DNA barcoding, the mtDNA gene cytochrome c oxidase subunit I (COI) used in molecular taxonomy can help expand our knowledge by discriminating among species (Domingues et al. 2013, Puckridge et al. 2013), discovering newly recorded and new species (Xiao et al. 2016), revealing cryptic species (Hajibabaei et al. 2007, Zemlak et al. 2009), and identifying ichthyoplankton (Ko et al. 2013, Hubert et al. 2015, Li et al. 2017), which can also be sequenced with universal primers (Hebert et al. 2003). In the present study, DNA barcoding was employed to better solve the taxonomic problems of Gymnothorax at species level. Not surprisingly, misidentified DNA barcoding of these species has been found in GenBank, calling for correct identifications.

One objective of this study is to report the species of G. minor as the new identification with its new distribution in China; the other is to describe this species based on morphological characteristics and DNA barcoding, and to correct the current COI sequences of this species released in GenBank. The results will highlight the need for caution when identifying moray eels and will facilitate the fishery management, biodiversity conservation, and sustainable exploitation of this species.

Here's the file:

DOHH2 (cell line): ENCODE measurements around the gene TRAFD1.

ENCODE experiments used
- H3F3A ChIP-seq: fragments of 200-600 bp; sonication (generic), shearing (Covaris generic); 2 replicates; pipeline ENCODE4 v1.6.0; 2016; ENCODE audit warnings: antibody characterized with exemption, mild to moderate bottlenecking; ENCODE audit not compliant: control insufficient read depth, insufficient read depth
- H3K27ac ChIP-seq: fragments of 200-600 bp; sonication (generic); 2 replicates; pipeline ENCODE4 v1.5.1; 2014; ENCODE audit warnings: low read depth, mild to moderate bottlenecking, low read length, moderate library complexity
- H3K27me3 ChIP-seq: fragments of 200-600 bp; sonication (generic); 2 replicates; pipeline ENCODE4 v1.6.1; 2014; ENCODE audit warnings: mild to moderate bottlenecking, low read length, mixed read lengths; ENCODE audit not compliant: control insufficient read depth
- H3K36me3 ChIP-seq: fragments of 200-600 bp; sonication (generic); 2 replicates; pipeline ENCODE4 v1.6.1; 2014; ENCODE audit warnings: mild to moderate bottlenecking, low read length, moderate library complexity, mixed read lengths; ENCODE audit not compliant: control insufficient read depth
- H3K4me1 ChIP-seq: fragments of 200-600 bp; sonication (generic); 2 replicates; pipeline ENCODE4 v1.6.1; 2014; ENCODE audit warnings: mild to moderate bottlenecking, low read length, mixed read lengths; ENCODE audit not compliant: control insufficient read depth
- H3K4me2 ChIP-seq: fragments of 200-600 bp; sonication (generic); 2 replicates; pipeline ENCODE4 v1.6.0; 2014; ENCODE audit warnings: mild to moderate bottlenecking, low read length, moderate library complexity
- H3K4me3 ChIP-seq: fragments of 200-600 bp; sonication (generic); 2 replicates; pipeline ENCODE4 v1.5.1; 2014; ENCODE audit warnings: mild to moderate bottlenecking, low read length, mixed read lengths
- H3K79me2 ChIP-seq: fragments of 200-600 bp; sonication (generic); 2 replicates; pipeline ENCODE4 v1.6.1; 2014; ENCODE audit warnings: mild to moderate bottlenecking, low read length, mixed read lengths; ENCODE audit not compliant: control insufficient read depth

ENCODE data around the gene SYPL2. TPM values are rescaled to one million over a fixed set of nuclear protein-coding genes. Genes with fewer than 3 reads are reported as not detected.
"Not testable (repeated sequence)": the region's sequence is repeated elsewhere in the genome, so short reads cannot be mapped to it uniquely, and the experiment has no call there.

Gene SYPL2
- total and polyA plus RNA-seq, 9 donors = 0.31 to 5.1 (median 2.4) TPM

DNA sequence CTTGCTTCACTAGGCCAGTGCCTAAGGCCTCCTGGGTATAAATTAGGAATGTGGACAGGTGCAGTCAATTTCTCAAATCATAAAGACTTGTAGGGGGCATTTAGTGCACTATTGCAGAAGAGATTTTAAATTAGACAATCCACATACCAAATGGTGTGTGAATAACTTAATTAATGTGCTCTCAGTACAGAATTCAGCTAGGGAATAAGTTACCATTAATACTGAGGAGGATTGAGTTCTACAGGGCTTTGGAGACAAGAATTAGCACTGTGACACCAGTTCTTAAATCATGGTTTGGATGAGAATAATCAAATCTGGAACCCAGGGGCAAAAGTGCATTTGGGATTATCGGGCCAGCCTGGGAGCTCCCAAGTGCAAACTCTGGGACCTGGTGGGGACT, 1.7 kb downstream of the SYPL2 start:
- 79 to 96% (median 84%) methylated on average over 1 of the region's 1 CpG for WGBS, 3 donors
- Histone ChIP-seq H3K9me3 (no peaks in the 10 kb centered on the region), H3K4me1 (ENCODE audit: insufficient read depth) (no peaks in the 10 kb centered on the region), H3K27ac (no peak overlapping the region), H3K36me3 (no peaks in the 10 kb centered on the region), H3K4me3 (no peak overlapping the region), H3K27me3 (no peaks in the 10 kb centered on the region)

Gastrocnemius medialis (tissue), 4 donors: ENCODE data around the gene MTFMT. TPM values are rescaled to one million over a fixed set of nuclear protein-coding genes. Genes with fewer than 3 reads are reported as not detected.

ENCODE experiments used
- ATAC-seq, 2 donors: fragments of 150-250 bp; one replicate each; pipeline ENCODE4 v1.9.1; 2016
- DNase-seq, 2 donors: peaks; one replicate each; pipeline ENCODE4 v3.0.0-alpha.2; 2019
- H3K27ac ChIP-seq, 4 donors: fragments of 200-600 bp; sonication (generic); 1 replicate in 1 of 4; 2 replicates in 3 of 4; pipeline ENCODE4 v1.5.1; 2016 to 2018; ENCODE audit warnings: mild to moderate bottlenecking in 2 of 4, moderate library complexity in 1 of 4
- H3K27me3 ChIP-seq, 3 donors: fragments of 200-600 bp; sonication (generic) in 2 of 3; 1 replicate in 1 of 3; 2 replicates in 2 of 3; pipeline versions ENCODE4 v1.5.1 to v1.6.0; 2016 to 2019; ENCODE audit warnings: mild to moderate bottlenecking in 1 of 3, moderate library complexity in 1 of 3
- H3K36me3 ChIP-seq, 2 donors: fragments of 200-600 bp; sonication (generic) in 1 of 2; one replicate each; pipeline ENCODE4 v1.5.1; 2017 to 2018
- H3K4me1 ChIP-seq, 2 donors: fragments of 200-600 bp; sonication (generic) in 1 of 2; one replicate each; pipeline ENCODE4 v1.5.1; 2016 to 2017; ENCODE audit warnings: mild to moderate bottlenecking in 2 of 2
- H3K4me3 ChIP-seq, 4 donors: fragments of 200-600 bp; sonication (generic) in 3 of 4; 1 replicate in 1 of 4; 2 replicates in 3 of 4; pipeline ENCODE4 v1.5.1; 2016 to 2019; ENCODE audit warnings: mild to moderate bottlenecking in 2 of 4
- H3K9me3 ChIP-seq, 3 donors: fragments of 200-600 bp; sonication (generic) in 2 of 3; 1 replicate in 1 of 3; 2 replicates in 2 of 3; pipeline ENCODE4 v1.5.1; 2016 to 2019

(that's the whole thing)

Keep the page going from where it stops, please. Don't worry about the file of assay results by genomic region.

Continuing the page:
Materials and methods

Specimen collection

A total of 61 individuals of G. minor was collected from the East China Sea and the South China Sea from September 2012 to November 2017 (Figure 1, Table 1). All specimens were identified based on morphological characteristics as defined by Nakabo (2013) and Yamada et al. (2009). For genetic studies, a piece of muscle tissue was obtained from randomly selected individuals and preserved in 95% ethanol. All examined specimens were preserved at the Third Institute of Oceanography, State Oceanic Administration.

Figure 1. 

Gymnothorax minor (A) and X-ray photo (B), Gymnothorax reticularis (C). Photograph of G. reticularis is from Stern and Goren (2013).

Table 1.

Information on the moray eel specimens and sequences in this study.

Species This study Cited accession no.
Sea Number Latitude (N) / Longitude (E) Range of total length (mm) Range of weight (g) Accession no.
Gymnothorax minor South China Sea (2012) 12 18°, 110° 347.4–481.9 42.1–180.2 MG755739-MG755740 HQ122466, KF681855
1 17°30', 110° 396.9 74.3
1 5°15', 110° 362.2 190.2
South China Sea (2013) 3 18°, 109° 266.3–299.6 81.1–134.0
5 17°30', 109° 306.9–495.6 46.2–195.1
1 17°, 109° 404.3 154.2
23 18°, 110° 300.9–526.5 48.5–196.5
2 8°30', 109° 332.3–432.0 71.6–94.4
1 5°30', 109°30' 447.8 145.1
7 6°, 109° 375.2–453.1 94.3–142.8
East China Sea (2017) 5 24°26', 118°05' 406.2–552.5 97.3–180.1 MG755735-MG755738, MG755744
G. reticularis HM461876, KU942701, KU942736, KU942739, KU942760-KU942762, KX215183, KX215184, MG220570
G. buroensis JQ350022, JQ431789, KF929925
G. reevesii EF607396, EU595145, FJ237992
G. fimbriatus KF929928
Muraenesox cinereus HM068292, KU942795, KX215196
Uropterygius fuscoguttatus HQ122477, JQ350410, JQ432206

Morphological analysis